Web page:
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Chris Daly is banned from Osaka for anime-related infractions.
While the vast majority of folks have spent the past year figuring out just what to do with all those lockdown hours, let’s be honest, some people used the time better than others. I, for one, gained weight. And then lost it. And probably am gaining it back again. On the opposite side of the spectrum, Pasadena-based XL Middleton, known to most as a practitioner of the modern funk movement, decided to change up his game with a hard pivot deeper into sampling on his latest, XL Middleton/Delmar Xaiver VII.
“It’s pretty much a snapshot of quarantine life,” Mddleton shared. “I think (listeners will) appreciate the LA & Pasadena history in the lyrics, as well as the Corona life commentary.”
Delmar Xavier VII is XL’s alias for sample-based production and/or DJ edits. Here, he deploys his skills utilizing only 1980s Japanese city pop music, and while this might seem like an odd turn, the overall effect isn’t as far removed from his historically more G-Funk rooted sound as you might think. From the skyline synths of “Perfect Time to Come Over” to the soulful chorus of “L.A. Holiday,” Middleton clearly is most comfortable in funkified territory. For those who have grown used to Middleton’s vocoder and keytar skills, fear not. No funk was sacrificed on the side to make this one.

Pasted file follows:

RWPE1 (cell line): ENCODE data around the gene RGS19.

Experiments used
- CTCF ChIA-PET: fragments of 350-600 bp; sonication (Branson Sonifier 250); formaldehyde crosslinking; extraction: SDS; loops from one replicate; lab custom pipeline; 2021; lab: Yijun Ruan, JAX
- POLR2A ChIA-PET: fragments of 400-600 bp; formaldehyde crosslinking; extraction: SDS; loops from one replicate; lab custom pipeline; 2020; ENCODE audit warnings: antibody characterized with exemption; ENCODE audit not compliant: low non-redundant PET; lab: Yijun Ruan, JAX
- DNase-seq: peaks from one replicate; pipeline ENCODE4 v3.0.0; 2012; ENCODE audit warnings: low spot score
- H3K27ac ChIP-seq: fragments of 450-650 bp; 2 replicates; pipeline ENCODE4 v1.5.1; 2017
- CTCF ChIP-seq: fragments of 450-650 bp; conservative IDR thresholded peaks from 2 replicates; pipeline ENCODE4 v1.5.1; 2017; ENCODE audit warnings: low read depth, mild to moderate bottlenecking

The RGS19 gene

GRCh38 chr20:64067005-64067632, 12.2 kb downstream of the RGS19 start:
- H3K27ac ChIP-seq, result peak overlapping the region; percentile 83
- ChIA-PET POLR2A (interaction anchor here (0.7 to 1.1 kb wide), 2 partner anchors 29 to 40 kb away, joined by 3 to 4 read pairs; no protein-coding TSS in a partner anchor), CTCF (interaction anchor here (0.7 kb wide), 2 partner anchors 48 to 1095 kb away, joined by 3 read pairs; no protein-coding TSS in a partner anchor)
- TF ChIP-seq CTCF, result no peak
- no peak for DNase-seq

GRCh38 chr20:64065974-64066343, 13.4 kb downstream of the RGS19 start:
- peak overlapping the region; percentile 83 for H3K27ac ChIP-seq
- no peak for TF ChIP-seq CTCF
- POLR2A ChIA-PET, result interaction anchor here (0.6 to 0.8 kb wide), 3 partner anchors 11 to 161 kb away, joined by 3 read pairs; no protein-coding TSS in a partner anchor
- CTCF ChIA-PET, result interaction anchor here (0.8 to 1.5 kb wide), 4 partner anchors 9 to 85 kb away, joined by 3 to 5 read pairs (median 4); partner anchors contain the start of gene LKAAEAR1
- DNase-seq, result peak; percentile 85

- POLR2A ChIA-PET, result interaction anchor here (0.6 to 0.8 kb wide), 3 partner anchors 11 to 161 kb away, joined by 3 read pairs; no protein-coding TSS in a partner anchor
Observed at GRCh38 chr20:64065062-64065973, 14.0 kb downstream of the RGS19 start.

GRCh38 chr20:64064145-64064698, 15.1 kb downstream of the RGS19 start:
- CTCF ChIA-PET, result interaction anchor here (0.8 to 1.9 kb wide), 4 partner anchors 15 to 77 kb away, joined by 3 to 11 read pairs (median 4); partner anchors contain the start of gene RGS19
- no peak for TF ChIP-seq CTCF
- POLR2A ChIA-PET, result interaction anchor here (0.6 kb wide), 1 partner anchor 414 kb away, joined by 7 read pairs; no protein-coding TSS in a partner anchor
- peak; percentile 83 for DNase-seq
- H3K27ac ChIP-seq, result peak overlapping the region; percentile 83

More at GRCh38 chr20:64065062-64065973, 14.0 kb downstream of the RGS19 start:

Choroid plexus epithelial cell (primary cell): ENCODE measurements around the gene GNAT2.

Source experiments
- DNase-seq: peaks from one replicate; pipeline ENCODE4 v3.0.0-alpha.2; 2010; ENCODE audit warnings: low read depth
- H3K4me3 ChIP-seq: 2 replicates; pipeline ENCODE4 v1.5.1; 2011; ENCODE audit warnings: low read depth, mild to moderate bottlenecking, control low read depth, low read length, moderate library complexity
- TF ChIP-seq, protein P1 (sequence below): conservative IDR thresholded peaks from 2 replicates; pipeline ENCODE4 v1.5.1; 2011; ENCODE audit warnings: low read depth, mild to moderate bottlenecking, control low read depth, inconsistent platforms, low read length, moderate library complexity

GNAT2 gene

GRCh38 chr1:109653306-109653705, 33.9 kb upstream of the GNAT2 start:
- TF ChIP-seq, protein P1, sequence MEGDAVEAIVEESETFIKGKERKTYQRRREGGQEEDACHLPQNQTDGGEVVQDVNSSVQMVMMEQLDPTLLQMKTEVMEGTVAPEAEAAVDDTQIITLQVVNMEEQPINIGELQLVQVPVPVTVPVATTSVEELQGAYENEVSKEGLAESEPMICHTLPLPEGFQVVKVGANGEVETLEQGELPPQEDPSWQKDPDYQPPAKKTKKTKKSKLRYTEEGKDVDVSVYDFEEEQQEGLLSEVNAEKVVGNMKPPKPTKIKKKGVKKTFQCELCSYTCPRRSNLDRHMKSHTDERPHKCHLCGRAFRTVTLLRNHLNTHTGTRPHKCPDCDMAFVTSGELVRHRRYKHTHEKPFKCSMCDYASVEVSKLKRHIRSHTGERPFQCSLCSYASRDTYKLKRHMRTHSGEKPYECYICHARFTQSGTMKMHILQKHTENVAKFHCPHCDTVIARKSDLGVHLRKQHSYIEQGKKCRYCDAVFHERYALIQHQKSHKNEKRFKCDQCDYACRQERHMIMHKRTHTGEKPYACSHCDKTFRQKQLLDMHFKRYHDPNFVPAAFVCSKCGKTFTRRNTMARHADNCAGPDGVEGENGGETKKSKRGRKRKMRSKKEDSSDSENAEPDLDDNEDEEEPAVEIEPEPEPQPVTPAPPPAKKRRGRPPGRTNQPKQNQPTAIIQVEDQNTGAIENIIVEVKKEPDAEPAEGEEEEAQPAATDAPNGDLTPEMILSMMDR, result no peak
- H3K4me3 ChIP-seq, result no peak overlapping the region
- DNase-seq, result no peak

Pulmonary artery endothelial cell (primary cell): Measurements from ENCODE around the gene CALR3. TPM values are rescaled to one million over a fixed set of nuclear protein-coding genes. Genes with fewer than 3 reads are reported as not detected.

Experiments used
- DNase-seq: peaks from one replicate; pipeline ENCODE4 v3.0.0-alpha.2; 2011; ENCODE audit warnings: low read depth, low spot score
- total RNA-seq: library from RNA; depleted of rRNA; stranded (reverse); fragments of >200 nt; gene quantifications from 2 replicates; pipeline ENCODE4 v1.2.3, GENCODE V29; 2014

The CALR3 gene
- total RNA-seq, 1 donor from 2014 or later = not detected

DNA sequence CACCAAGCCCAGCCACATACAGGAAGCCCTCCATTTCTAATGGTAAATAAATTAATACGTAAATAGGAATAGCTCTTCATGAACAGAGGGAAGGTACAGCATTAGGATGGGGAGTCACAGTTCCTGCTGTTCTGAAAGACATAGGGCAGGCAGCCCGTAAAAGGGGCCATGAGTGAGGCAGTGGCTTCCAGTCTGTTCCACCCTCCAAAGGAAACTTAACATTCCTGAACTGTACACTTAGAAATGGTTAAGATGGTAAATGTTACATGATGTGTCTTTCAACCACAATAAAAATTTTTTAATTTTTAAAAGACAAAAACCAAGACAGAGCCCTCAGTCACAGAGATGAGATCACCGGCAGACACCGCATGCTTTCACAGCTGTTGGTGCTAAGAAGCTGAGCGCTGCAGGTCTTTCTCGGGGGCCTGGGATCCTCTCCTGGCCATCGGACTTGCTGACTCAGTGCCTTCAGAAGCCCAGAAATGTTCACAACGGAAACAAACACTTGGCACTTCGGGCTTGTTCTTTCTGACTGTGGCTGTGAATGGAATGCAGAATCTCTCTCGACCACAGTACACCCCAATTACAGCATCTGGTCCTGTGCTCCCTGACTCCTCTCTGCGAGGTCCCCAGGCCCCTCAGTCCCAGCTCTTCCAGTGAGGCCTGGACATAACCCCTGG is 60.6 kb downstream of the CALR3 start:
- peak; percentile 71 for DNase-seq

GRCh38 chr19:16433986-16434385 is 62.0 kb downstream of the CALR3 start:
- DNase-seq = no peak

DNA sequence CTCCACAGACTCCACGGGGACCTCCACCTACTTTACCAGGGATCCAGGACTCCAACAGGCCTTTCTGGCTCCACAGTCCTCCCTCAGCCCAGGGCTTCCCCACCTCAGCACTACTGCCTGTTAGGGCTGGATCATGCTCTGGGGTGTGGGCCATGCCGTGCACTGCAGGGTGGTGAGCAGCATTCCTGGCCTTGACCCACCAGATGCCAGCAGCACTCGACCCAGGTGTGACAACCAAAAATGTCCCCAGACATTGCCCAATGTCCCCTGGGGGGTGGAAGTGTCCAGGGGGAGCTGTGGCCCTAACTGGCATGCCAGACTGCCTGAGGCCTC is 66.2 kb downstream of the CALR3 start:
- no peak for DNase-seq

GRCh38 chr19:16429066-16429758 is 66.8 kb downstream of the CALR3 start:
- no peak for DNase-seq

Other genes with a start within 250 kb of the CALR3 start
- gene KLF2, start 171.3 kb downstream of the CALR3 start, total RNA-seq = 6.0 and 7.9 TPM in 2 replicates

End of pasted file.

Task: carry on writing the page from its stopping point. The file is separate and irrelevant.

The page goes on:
Middleton began recording last June right after a series of California protests, and he kept the sequencing in the same chronological order in which they were written. The effect is an intriguing look into the mind of someone going through the pandemic and countless quarantines in real time. Middleton’s strength as a lyricist is his unwavering ability to chronicle what goes on in the world around him, from dealing with the claustrophobia of being stuck at home by shaking your ass (“Strange Dance”) to handling yet another year of hellish forest fires on top of all the other madness (“Fire (Storm)”). And even though we’re not quite out of this shithole of a pandemic quite yet, Middleton still ends on the up note of “Too Late,” where he acknowledges, “maybe I’m naive in my optimism.”
With that kind of positivity, Passion of the Weiss is delighted to premiere XL Middleton/Delmar Xavier VII.